Continental Airlines Boeing 757-324 N74856
Some interesting tidbits about the scheduled* aircraft for the StarMegaDo 2010 Charter
- Serial number 32815 LN: 1039
- Type 757-324
- First flight date 17/12/2003
- Plane age 6.9 years
Continental.com Aircraft Specification:
- Cruise Speed: 540 mph
- Propulsion: Two (2) Rolls Royce RB211-535E4B “Phase 5″ High Bypass Ratio turbofan engines rated at 42,540 pounds of thrust each.
- Wingspan: 124 feet, 10 inches
- Roll out: 25/11/2003
- First flight: 17/12/2003
- Type: 324
- Engines: Rolls Royce RB211-535E4-C
- 27/01/2004 delivered to Continental Airlines.
- 27/01/2004 registered to Continental Airlines Inc.
- 28/01/2004 ferried Boeing Field to Orlando as COA9971
Seatguru.com Seat Map:
FAA.gov Registry Information:
* Aircraft Assignment Subject To Change Without Notice Based On Operational Requirements
Photos Used With Permission of Opshots.net Webmaster
StarMegaDo 2010 – New York JFK to Frankfurt FRA on a Boeing 747-400
Join StarMegaDo as we fly from JFK to Frankfurt in the first hop of the transatlantic aerophilic adventure.
This past Friday night the itinerary for the 2010 Star Mega Do was announced at a party in Marina del Ray, California. The room was packed with veterans from the 2009 edition and other FlyerTalkers who all wanted to be involved in the event as well as folks looking for a good party out on the West coast. Some of the photos suggest there were upwards of 50 folks crowded into the room for the event; the bar tab suggests even more. Either way, this luck group was the first to hear the official news.
And now that I’ve recovered from the rather vicious hangover (Marty, I’m gonna get even!) here’s the itinerary for everyone else to chew on:
Monday, November 1
JFK-FRA: We expect that to be on the LH A380 though the aircraft is not yet confirmed to be on that route.
Tuesday, November 2
Arrive FRA. Party with *A and LH in FRA.
*For folks starting in Europe you will be invited to join on Tuesday evening
Wednesday, November 3
FRA-IAH. Arrive IAH and dinner with CO.
*For folks who want to only do the USA part of the event you’ll be joining us in IAH for the dinner or tomorrow morning for the tours.
Thursday, November 4
CO tours in IAH.
Thursday, November 4 – Evening
The First Annual Frequent Traveler Awards!
Built on the legacy of The Freddies, the FT Awards will allow the community to honor the loyalty programs that make everything we do just a bit more fun.
Friday, November 5
IAH-PHX: Meet with US Airways in PHX
PHX-PAE: Fly in to an airport that doesn’t really see traditional commercial service (cool new dot/line) and go on a special tour of the Boeing factory where the 747-8i is being built.
Party in Seattle area Friday night
Saturday, November 6
Charter flight back to either Chicago or Houston, depending on which aircraft we end up chartering.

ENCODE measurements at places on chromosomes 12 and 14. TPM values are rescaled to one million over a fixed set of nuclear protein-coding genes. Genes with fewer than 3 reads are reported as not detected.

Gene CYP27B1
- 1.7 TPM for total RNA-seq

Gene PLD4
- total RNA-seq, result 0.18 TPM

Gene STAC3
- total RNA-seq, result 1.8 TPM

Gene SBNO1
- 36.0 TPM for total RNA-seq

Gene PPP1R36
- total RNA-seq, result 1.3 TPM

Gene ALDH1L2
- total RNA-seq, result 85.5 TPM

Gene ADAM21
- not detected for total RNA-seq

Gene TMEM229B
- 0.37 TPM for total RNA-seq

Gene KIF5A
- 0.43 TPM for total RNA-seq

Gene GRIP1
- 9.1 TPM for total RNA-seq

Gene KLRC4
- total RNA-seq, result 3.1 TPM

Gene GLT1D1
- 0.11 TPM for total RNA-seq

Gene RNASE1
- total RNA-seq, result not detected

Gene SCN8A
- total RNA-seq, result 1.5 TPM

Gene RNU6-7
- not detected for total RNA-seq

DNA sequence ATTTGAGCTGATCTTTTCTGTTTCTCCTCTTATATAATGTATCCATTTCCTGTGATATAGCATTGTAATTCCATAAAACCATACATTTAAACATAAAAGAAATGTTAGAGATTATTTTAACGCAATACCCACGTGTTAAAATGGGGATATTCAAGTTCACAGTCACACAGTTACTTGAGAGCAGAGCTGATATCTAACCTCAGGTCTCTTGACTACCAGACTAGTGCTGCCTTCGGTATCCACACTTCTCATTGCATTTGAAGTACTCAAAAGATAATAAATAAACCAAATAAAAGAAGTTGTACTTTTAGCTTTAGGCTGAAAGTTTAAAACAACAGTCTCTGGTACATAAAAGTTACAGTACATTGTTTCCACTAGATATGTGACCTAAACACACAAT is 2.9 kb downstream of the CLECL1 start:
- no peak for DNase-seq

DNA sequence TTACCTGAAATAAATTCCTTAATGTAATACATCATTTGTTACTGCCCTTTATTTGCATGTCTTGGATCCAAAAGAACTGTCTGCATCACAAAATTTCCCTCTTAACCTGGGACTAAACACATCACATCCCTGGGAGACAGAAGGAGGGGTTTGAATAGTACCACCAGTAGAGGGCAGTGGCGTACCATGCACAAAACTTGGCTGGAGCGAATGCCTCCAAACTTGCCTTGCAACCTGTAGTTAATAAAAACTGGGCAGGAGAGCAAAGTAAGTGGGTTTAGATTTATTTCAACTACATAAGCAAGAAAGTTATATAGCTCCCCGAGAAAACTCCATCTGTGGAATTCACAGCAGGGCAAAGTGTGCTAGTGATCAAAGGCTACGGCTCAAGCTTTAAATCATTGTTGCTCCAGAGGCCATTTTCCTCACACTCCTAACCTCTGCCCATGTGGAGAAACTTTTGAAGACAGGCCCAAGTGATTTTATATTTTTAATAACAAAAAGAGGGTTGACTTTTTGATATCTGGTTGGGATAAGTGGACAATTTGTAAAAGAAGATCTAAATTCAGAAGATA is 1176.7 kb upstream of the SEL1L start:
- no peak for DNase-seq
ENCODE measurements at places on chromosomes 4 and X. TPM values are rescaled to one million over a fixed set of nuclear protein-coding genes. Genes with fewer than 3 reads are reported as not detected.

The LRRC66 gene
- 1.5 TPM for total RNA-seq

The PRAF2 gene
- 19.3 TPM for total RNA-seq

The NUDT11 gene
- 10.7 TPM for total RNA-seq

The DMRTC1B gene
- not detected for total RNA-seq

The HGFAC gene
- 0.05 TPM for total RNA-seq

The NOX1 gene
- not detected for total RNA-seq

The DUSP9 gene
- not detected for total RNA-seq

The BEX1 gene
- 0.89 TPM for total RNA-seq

We thought we had figured out the details of which aircraft we’d be using for the charter but we had a last minute entrant from another carrier that is interested in providing us with that service. So we are still working out the details and hope to have more specific pricing and an answer to which aircraft we’ll be using (747, MD-11 or 753/73E/738s) in the very near future.
Regarding pricing of the event, we expect that the charter price point will be at or below last year’s price. Depending on the aircraft selected there will be a mix of F, C, E+ and E- available. The TATL flights will be about the same price in Y (~$600) and will be more expensive in C (~$3000).
We’re getting a great rate with Starwood for the hotels along the way and there will likely be a Fast Track promo for status associated with it.
During the charter flights, we held an on-board raffle to raise money for charity. On Friday, November 20, 2009, we delivered the first check from this campaign. It was a check for $3000, given to the Help Alliance, a charity run by Lufthansa staff members. An overview of all Help Alliance projects can be found here. The money raised for Help Alliance during the StarMegaDO is being put to use in a school project in South Africa. FlyerTalkers will be able to follow the status of the project as it progresses, and even participate more directly.
We’ve created a special picture blog of photos from the events. Visit them visit them here:
Feel free to click on the pictures and post comments, or select some for downloading.
Just a few more photos from inside the final assembly building at Toulouse…
What great fun to be at the factory and see the planes from so many carriers all in one place. And there were plenty to be seen. Check out some of these beauties:
This is the plane we were touring in all day:
Not all the planes on the ground were Airbus, but they were still cool:
Some of the bigger birds on display:
Of course, the main focus of the visit to Toulouse was plane spotting of a different kind. We were there to tour the A380 final assembly line. We did, and it was amazing. More stories, video and photos from that soon.
As a group of mostly very frequent flyers, getting to go behind the scenes and see the other side of the operations is always interesting. After all, we’ spend plenty of time on the customer side. Hitting up the crew side is the next step in the adventure. So when Lufthansa opened up access to their Technik facility – their maintenance operations – scores of our group showed up to take part.